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Minds Matter Cleveland gives students the guidance and mentoring they need to succeed in college

Posted: 9:15 AM, Sep 19, 2019
Updated: 2019-09-19 18:23:17-04
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CLEVELAND — For 11 years, Minds Matter Cleveland has been assisting students who are already excelling in school but might need help outside the classroom realize their full potential.

In a conference room at Sherwin-Williams downtown Cleveland headquarters, KJ Creer's story is pretty common.

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Creer (checkered shirt) sits around a conference table at Minds Matter Cleveland's Saturday program.

"I will be a first-generation college student," said Creer.

He and the other students in the room have been selected to be a part of Minds Matter Cleveland, getting tutoring, standardized-test preparation, and mentoring to give them the help many other families pay thousands of dollars to get.

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Students attend the Saturday sessions free of charge.

"I knew I wanted to go to college but I knew I was limited on certain resources," said Creer.

That's where Minds Matter Cleveland comes in, helping students with their academics and test scores while also teaming them up with mentors to help them navigate the process, free of charge.

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Students get test-prep and tutoring that they otherwise likely would not be able to afford.

"It helps me stay coordinated and stay focused on what I'm really going after," said Creer.

"We're looking at the whole student," said Minds Matter Executive Director Sara Elaqad, who initially got involved in the program as a volunteer mentor.

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Elaqad talks to the students before they meet with mentors.

Roughly 70 high school students come in for six hours of instruction and mentoring every Saturday throughout the school year.

Test prep helps raise their ACT scores from levels many colleges won't consider to scores that could earn the students scholarships.

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Elaqad says many students we met could score a 30 or better when they take the ACT.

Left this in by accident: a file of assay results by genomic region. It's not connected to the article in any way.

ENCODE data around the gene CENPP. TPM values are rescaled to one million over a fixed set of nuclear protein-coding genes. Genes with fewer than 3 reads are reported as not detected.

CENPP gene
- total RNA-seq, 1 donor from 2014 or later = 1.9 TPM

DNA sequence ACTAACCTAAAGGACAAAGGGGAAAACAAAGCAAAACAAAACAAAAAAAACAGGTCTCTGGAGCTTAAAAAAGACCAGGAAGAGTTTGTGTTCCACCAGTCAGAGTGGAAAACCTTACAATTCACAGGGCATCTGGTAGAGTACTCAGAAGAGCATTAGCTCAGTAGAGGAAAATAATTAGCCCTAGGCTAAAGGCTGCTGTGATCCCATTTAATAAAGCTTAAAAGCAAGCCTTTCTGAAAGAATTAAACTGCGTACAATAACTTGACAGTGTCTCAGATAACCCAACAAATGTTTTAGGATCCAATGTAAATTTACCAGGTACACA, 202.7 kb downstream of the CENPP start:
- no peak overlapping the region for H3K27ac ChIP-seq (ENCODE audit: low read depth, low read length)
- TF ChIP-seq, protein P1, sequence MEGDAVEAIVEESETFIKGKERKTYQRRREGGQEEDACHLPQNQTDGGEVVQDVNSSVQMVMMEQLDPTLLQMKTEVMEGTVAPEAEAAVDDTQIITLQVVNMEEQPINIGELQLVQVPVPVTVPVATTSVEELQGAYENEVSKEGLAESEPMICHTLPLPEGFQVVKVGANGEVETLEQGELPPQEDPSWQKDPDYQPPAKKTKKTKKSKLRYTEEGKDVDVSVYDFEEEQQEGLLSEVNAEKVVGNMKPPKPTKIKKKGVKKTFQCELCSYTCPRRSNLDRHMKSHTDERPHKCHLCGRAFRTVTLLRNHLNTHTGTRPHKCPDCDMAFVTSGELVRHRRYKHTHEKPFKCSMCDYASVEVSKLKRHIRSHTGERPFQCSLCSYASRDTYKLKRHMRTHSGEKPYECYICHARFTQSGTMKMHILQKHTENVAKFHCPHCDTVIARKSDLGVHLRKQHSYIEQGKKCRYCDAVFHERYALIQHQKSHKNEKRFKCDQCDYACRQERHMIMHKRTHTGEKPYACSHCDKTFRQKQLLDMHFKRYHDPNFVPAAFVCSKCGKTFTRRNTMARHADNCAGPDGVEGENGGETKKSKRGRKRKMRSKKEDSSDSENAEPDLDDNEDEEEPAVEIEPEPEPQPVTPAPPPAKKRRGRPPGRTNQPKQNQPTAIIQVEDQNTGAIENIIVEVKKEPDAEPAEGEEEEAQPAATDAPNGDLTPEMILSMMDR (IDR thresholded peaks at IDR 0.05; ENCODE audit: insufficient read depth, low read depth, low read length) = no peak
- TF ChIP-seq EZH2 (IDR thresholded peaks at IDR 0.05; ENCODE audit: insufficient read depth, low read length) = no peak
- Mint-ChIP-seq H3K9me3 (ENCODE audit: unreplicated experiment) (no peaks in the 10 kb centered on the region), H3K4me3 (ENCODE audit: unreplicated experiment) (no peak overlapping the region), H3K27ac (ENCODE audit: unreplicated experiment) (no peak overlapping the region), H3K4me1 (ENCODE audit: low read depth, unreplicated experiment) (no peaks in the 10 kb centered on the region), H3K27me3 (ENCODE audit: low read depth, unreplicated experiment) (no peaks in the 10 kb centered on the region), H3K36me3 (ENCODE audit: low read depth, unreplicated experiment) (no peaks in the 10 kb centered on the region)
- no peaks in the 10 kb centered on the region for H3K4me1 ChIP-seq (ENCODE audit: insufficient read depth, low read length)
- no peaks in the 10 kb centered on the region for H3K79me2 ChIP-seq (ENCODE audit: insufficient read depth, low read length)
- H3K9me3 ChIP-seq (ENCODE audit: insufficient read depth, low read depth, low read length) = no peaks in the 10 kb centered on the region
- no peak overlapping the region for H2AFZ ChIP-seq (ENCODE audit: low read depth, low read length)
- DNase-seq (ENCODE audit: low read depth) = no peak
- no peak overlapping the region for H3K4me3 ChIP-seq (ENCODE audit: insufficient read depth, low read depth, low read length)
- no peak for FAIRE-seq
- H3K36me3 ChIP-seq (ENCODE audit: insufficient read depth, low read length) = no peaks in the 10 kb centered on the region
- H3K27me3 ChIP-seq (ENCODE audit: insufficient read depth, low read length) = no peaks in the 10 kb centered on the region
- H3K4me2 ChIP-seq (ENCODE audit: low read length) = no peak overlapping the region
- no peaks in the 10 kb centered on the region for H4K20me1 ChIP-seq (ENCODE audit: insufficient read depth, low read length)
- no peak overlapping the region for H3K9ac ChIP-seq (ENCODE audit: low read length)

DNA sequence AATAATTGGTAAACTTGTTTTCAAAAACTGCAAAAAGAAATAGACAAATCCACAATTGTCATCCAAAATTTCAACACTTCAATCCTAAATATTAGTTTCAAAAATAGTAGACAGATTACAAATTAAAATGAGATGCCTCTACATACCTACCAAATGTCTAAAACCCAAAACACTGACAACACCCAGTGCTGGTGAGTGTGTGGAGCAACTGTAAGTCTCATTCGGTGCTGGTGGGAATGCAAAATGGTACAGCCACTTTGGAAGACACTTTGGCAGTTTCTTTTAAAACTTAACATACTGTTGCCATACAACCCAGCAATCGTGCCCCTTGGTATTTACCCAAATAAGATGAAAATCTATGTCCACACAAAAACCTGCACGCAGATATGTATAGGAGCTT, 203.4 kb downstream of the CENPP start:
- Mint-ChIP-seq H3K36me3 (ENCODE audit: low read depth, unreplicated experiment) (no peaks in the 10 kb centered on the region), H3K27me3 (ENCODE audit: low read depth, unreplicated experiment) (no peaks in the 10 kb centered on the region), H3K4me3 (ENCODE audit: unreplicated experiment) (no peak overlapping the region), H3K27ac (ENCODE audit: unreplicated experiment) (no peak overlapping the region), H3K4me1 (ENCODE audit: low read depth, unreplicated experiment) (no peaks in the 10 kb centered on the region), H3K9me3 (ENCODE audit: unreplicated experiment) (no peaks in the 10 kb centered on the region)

"Being a good candidate for college makes it so that you have more freedom to choose the school that is best for you," said Elaqad.

"I try to put myself in their shoes and think about what would really help them in that situation," said Minds Matter Cleveland Mentor Elisa Sciortino.

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Mentors meet with students for a few hours on Saturday.

The last decades shows that Minds Matter Cleveland's approach has helped students beat the odds.

In the 11 years the program has run, Elaqad says 91% of their students complete their college degree.

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Mentors are volunteers who commit to following their students through their sophomore, junior, and senior years of high school.

Meanwhile, CMSD students graduate from college at a rate of roughly 21%

Nationwide, about 90 percent of first-generation, low-income college students do not graduate from college within six years.

"That is far and away above and beyond the average," said Elaqad.

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Creer meets with his mentor. Last summer, he spent eight weeks at Washington University in St. Louis, earning college credit before he graduates from high school.

Students also spend their summers enrolled at college programs at universities around the nation. Those trips give them a taste for what college life is going to be like before they get there.

Sherwin-Williams has been donating their space to Minds Matter Cleveland giving the program has a centrally-located place to meet.

Find more information on Minds Matter here.

This story is part of A Better Land , an ongoing series that investigates Northeast Ohio's deep-seated systemic problems. Additionally, it puts a spotlight on the community heroes fighting for positive change in Cleveland and throughout the region. If you have an idea for A Better Land story, tell us here .